Could you tell us more about the game mechanics in The Time Master? How important is it to you?

Of course it’s important. When you write about a game, you can’t just ignore its conventions. You can’t write three numbers off the top of your head and call it LitRPG. I have whole charts and leveling systems. Sometimes I do lose track, in which case my readers point it out to me. It’s very important. I might write a scene where my hero is victorious, and my readers would then write back pointing out why it wasn’t possible. I’d start replaying it in my head and indeed, it didn’t sum up, so I’d have to rewrite the whole thing. Pure fantasy is so much easier. There, you can ignore that kind of stuff.

Which means self-inflicted restrictions, right? But at the same time, there’s the OP problem. The ability to rewind time that your hero possesses seems to be a very powerful weapon in and of itself. What did you do in order to restrict his powers?

I just gave him a limited number of charges he could use. A Player like this still can’t confront a whole army and win, simply because he’ll run out of charges. He’s not a superhero, he’s a regular guy, and he has his share of shortcomings. I also realized that I couldn’t give him the ability to go back in time for, say, 10 seconds. Because you can do an awful lot in ten seconds which you can’t in three. You can’t cheat a roulette in three seconds simply because its spin takes longer than that.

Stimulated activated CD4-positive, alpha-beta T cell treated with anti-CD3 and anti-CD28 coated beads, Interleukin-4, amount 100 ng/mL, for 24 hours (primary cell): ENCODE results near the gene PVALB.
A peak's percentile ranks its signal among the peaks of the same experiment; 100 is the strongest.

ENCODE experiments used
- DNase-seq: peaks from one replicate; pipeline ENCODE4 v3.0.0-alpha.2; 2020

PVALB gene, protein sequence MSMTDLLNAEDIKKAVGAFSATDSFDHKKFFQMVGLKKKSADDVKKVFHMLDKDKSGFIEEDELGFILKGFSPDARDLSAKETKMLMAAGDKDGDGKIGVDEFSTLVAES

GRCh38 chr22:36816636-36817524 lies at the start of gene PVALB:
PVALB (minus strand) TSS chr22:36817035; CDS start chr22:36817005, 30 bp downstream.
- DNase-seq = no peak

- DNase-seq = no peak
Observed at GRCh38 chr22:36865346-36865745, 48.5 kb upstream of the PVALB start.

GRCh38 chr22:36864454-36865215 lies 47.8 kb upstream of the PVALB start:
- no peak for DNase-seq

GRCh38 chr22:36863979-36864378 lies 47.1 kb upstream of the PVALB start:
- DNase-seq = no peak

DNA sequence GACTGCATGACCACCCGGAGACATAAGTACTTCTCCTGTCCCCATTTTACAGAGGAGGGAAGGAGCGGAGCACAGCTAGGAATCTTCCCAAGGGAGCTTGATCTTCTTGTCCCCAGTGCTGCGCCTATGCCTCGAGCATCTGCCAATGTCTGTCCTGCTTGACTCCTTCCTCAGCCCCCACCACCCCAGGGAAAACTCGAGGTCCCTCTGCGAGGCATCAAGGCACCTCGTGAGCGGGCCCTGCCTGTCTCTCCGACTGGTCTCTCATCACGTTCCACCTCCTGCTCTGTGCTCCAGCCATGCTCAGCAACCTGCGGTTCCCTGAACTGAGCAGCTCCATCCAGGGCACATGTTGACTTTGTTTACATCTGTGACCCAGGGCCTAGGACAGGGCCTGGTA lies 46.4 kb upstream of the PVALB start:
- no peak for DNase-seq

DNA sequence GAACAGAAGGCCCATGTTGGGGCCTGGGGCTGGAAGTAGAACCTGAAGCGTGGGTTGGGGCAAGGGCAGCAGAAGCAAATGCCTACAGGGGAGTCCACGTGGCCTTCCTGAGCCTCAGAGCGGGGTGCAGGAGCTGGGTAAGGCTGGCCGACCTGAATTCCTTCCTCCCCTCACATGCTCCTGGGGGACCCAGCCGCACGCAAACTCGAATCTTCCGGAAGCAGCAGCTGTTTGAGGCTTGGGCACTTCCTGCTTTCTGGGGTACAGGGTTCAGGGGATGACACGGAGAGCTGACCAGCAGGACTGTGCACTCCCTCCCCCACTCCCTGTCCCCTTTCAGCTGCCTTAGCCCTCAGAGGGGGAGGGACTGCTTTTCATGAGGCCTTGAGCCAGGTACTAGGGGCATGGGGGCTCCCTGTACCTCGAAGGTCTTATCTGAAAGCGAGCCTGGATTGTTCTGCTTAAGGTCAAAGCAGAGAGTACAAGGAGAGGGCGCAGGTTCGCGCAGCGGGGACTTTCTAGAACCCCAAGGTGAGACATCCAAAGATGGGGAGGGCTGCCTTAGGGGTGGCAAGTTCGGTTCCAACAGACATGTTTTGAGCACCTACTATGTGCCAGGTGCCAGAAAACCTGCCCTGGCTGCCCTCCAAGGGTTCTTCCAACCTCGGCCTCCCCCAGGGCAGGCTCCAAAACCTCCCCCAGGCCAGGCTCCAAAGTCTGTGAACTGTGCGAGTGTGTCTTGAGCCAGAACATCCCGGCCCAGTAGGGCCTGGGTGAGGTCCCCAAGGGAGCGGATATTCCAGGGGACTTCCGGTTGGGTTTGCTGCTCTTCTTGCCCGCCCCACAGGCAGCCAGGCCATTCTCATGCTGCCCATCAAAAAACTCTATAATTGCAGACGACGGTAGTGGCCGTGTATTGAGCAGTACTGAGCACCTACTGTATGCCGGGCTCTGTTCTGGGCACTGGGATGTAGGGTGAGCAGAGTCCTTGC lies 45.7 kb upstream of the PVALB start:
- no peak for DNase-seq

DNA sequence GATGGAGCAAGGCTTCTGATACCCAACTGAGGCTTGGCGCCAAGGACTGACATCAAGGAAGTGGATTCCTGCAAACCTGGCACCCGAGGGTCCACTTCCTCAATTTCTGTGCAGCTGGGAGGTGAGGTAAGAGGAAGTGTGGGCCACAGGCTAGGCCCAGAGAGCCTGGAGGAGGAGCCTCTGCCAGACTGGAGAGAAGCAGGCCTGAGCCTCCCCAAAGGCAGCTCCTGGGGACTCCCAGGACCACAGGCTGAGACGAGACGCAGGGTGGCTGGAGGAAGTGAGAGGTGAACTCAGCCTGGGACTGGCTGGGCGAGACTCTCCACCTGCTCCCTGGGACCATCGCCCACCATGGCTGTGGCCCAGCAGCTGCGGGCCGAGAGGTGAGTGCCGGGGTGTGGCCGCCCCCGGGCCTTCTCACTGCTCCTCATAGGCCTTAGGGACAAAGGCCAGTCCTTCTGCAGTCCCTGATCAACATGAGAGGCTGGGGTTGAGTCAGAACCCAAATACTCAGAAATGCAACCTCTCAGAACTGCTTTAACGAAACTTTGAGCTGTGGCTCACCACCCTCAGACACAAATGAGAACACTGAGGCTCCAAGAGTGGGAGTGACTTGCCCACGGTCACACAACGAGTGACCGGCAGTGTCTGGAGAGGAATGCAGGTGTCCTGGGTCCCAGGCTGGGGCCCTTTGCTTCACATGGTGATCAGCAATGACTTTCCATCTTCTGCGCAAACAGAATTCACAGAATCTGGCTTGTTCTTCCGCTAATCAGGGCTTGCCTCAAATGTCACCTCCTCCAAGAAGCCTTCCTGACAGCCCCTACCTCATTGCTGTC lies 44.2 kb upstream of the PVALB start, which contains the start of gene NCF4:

How important is OP to the genre of LitRPG?

There’s a whole lot of things that might help the MC to win even difficult fights. I read some books written by people who had a very good knowledge of how things work in a game. Their heroes didn’t have any mega bonuses or imba abilities. A character like that would just start leveling, becoming a rather strong player by the end of Book Two. By the end of Book Three, he begins to win. By the end of Book Four, he becomes a god. Personally, I think it’s just boring. No one bothers to watch online videos streamed by regular players. We love to watch truly great players who know how to combine all sorts of abilities and other cool things. Few would be interested enough to watch a schoolkids’ game of Dota. It’s the same with books.

So do you think the MC has to be awesome?

Absolutely. A net writer’s task is to whirl his readers through the book, making them forget all about TV, coffee breaks and even the author’s own literary style. The reader should only stop once the book is over.